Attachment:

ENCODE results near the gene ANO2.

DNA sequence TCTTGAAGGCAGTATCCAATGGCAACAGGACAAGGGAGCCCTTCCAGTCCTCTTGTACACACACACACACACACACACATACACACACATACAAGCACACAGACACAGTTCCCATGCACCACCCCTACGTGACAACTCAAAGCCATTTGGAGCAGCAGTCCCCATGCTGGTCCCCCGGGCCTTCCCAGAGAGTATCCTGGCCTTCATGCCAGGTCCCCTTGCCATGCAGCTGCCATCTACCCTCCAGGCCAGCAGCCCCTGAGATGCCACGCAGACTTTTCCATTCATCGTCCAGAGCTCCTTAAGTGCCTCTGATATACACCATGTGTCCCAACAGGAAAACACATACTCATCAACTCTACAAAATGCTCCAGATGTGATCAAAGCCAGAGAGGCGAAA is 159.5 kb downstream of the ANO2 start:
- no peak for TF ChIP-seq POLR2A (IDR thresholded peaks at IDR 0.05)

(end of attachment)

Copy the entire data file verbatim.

ENCODE results near the gene ANO2.

DNA sequence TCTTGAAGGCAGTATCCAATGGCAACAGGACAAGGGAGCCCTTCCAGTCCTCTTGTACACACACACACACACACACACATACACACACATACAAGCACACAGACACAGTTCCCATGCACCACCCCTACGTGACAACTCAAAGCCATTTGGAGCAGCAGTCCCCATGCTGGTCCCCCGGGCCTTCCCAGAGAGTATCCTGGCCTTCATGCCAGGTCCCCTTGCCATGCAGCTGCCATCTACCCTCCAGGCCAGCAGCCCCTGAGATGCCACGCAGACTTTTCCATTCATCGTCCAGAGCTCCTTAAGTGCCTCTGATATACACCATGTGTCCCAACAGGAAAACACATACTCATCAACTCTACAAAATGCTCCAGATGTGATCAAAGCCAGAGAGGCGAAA is 159.5 kb downstream of the ANO2 start:
- no peak for TF ChIP-seq POLR2A (IDR thresholded peaks at IDR 0.05)